For example, the one thing about my body I disliked the most were my legs, my calves in particular. I have rather muscular legs and was always embarrassed by them, I was never comfortable wearing shorts or short skirts and was envious of the girls with the twig legs who could. I can thank many people in porn as well as my fans for boosting my confidence and I now happily flaunt my legs, which some say are my best feature (besides my smile, that is… Or certain well, skills…).

7) There has been a new group of anti-porn feminists, including Gail Dines, Donna Hughes and Shelley Lubben. Have you been tracking what they’ve been saying? If so, what do you think about their claims about porn and its impact on performers?

Porn isn’t right for everyone. Like most industries, it is what you make of it. All aspects of entertainment, including Hollywood have a dark underbelly. It’s unfair for crusaders to single porn out and say it’s all bad.

There are many smart woman out there who have used porn as a stepping stone and go on to something else. It’s about making choices in life, and taking responsibility for the choices we make as individuals. Getting into porn shouldn’t be a goal in life. Using it to explore one’s sexuality, or using it to achieve another goal are keys to making the business work for you without you working for it. Keeping hobbies and friends outside of the business, as well as having a mission in life are what have kept me grounded all these years.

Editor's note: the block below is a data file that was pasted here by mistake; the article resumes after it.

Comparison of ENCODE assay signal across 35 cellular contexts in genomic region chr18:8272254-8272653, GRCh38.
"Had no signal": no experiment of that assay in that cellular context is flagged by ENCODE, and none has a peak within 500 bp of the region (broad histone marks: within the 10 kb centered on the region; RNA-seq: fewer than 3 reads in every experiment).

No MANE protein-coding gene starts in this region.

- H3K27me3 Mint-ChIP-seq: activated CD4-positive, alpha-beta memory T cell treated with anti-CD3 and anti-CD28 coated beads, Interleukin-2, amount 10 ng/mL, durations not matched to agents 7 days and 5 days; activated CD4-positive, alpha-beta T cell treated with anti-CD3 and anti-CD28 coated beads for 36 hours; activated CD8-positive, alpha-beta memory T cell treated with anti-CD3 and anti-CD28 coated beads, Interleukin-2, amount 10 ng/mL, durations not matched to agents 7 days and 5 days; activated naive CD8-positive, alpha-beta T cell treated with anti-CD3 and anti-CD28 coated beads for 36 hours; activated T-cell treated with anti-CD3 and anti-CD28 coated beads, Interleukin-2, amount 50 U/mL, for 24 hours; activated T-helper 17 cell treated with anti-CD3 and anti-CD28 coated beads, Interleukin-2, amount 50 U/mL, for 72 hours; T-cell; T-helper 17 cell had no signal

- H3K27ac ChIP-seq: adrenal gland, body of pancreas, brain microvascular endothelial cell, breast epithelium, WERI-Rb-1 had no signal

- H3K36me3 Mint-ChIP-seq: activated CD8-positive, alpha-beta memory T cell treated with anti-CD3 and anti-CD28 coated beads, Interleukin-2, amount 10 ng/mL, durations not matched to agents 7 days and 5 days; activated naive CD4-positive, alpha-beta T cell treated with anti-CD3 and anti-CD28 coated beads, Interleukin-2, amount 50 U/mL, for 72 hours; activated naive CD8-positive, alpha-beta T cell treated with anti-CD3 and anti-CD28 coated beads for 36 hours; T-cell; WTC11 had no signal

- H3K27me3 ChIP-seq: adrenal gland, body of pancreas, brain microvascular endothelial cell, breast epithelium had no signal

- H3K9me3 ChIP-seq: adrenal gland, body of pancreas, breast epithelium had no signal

I appreciate being in the adult business more now than I ever did. My brother was in a near fatal motorcycle accident last year, I dropped my life to help him for an entire year. I couldn’t have done that if it weren’t for the freedoms I am granted in my career.

Dr. Charlie Glickman

Charlie Glickman is the Education Program Manager at Good Vibrations. He also writes, blogs, teaches workshops and university courses, presents at conferences, and trains sexuality educators. He’s certified by the American Association of Sexuality Educators, Counselors, and Therapists, and loves geeking out about sex, relationships, sex-positivity, love and shame, communities of erotic affiliation, and sexual practices and techniques of all varieties. Follow him online, on Twitter at @charlieglickman, or on Facebook.